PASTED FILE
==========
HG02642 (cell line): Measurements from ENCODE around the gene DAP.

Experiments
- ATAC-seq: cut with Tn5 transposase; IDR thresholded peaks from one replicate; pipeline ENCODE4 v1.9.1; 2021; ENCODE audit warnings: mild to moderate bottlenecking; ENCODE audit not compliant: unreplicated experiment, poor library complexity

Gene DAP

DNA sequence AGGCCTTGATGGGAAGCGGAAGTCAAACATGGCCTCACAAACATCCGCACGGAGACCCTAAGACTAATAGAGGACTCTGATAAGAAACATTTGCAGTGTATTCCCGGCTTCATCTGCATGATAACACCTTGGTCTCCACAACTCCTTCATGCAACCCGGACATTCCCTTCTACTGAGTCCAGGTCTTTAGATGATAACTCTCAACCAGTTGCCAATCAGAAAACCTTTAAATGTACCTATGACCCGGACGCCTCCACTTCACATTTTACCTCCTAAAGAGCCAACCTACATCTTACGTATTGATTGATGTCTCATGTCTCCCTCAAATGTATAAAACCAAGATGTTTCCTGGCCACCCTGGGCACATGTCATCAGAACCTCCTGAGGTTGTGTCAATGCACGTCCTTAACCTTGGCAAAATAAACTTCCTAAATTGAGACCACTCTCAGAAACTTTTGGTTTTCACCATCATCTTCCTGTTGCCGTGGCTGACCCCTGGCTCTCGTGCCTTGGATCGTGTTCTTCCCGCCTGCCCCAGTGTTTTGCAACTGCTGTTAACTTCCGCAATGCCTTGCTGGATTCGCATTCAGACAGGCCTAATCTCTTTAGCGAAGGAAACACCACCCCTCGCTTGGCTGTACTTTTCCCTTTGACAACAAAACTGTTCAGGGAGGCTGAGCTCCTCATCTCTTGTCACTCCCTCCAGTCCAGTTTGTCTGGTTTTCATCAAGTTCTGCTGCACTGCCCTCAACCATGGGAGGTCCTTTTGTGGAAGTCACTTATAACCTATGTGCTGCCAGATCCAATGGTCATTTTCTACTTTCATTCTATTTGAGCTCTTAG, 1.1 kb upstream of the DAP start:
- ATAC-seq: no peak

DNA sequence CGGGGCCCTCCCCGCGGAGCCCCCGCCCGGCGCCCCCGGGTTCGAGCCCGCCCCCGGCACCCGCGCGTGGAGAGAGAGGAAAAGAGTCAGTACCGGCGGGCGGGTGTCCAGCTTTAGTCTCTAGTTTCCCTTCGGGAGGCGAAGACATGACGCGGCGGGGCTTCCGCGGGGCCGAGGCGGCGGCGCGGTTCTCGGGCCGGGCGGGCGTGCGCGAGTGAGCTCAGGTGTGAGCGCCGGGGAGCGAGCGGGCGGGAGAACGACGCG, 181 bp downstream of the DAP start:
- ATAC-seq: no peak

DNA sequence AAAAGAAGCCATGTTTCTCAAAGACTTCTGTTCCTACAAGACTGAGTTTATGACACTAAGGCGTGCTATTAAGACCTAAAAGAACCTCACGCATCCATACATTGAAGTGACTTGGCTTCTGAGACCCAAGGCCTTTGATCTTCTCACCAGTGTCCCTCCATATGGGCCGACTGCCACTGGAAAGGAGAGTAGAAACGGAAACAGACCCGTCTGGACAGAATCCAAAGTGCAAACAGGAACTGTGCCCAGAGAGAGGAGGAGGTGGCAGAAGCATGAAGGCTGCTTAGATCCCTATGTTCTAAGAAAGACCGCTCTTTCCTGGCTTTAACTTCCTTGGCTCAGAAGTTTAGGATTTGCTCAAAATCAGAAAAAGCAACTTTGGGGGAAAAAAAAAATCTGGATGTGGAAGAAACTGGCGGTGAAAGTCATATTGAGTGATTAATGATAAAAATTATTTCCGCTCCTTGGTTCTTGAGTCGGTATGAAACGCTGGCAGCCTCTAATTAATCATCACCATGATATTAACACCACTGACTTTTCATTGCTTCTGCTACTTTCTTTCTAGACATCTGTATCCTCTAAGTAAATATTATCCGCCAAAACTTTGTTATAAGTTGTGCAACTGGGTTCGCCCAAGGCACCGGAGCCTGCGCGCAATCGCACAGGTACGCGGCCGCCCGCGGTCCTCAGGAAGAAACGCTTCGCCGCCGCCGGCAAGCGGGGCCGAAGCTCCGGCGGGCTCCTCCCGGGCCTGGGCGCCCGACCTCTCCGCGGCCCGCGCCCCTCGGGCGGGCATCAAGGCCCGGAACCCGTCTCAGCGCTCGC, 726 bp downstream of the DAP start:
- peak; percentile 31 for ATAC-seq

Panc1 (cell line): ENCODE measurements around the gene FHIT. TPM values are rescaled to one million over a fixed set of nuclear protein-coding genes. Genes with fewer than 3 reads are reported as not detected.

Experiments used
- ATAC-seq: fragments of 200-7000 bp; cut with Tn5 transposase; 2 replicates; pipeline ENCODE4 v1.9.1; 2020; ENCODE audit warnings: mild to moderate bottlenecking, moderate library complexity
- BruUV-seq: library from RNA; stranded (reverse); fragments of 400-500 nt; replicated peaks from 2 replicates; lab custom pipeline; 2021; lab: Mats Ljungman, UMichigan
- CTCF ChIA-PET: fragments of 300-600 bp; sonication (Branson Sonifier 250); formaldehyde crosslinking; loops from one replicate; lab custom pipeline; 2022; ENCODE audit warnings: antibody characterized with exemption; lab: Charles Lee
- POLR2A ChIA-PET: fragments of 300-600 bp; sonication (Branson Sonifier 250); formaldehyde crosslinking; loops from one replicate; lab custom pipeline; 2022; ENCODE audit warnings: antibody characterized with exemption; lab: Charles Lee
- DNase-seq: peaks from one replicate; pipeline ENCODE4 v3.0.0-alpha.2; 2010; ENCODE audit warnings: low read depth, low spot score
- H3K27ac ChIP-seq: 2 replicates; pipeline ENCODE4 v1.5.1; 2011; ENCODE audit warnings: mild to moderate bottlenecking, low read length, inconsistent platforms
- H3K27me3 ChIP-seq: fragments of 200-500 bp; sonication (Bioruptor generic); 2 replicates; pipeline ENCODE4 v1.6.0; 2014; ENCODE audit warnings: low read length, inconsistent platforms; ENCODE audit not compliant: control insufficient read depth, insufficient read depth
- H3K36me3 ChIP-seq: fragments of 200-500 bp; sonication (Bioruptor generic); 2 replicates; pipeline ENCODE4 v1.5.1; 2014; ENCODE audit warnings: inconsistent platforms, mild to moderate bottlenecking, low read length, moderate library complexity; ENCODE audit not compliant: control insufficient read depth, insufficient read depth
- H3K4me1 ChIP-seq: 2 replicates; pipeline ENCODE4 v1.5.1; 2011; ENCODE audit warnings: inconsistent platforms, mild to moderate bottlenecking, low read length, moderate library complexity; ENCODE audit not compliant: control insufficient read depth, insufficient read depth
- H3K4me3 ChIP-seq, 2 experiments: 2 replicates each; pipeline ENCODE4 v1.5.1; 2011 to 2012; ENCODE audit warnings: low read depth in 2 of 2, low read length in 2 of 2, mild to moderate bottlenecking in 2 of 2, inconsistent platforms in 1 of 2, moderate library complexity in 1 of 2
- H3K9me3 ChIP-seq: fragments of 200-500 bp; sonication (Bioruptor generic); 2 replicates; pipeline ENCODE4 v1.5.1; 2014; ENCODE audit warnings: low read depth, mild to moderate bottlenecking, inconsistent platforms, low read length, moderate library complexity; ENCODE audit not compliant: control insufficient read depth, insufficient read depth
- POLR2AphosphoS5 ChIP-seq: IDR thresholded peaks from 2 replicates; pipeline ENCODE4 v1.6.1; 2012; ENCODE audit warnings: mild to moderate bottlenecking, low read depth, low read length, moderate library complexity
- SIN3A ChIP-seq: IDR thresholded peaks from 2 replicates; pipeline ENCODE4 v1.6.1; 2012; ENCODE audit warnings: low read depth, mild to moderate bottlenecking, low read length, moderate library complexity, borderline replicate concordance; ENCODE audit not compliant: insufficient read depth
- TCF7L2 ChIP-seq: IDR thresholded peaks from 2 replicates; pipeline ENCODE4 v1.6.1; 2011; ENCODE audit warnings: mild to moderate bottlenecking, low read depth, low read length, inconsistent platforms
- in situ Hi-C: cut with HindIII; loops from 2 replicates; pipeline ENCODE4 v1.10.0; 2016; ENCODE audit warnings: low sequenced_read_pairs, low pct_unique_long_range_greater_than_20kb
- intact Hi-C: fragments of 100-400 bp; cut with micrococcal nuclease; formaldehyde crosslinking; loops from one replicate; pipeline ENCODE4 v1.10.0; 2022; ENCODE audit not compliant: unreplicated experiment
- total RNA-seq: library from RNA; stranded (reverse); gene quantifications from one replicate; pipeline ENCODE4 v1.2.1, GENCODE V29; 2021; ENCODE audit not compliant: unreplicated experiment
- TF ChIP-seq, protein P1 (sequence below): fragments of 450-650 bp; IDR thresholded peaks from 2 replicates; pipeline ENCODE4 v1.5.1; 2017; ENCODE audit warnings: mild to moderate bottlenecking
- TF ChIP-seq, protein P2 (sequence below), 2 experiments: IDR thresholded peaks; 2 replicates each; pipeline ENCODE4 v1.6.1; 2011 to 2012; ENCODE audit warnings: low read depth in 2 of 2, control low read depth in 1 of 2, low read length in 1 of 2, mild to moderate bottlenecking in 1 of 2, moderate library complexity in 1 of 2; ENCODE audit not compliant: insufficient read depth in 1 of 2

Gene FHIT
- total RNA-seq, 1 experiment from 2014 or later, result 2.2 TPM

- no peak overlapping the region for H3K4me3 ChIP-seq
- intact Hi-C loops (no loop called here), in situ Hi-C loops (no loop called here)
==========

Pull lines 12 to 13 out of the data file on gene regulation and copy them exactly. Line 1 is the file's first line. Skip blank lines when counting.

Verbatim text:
Experiments used
- ATAC-seq: fragments of 200-7000 bp; cut with Tn5 transposase; 2 replicates; pipeline ENCODE4 v1.9.1; 2020; ENCODE audit warnings: mild to moderate bottlenecking, moderate library complexity